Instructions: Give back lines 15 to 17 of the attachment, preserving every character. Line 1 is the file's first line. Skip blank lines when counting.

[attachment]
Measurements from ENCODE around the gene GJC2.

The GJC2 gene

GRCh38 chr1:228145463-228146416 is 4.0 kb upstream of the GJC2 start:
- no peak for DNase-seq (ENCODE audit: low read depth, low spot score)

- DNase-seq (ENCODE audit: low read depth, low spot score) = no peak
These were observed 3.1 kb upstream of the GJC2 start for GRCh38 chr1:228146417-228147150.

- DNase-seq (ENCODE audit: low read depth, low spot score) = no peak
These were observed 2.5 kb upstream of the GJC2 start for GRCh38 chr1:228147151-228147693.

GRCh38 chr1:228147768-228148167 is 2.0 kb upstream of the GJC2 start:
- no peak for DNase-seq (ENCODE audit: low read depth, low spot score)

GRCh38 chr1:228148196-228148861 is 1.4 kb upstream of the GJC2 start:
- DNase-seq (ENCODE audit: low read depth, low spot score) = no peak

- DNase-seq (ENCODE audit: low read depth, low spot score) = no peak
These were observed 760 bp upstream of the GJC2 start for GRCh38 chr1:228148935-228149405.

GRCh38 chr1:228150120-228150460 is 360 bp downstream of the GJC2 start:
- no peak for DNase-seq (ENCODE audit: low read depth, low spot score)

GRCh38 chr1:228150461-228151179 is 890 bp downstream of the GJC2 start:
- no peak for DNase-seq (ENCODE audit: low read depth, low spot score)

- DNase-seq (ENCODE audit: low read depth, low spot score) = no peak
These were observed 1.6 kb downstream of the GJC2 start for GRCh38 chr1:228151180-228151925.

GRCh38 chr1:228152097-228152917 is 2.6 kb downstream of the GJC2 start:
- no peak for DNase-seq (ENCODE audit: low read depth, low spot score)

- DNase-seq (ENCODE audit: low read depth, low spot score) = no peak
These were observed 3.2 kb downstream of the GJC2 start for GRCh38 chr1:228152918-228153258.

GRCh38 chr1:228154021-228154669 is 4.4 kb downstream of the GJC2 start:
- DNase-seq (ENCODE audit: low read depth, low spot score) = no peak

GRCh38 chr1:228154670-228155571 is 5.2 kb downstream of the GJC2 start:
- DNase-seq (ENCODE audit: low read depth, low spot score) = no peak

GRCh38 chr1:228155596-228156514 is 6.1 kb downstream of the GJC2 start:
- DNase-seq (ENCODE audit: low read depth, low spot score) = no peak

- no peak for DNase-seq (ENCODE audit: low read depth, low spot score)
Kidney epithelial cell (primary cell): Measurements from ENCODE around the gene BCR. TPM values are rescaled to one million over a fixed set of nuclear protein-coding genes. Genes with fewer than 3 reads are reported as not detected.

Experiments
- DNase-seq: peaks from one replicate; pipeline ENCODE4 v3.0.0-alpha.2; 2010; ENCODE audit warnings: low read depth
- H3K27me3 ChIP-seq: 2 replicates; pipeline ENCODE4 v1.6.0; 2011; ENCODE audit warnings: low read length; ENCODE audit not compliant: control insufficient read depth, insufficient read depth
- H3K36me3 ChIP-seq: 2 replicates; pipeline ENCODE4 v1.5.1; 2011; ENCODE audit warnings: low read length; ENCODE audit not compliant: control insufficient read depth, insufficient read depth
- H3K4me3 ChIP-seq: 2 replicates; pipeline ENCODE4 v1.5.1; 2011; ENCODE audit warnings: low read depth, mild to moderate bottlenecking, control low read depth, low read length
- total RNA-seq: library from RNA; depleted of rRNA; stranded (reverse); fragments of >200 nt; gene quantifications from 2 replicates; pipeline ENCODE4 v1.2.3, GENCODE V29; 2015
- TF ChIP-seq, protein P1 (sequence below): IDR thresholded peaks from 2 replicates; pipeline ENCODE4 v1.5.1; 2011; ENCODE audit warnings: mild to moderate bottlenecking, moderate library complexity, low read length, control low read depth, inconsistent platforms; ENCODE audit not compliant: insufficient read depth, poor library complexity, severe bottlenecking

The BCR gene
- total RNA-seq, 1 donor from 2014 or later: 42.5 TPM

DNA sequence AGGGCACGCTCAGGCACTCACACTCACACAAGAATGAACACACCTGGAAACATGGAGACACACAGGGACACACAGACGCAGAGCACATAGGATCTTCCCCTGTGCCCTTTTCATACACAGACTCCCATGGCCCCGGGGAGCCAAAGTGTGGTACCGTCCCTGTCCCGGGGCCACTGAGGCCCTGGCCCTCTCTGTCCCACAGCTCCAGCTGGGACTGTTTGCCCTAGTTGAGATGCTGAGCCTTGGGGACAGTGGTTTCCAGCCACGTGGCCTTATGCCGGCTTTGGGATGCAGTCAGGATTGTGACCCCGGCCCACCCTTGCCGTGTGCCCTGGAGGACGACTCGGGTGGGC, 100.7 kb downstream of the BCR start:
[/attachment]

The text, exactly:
GRCh38 chr1:228150120-228150460 is 360 bp downstream of the GJC2 start:
- no peak for DNase-seq (ENCODE audit: low read depth, low spot score)

GRCh38 chr1:228150461-228151179 is 890 bp downstream of the GJC2 start: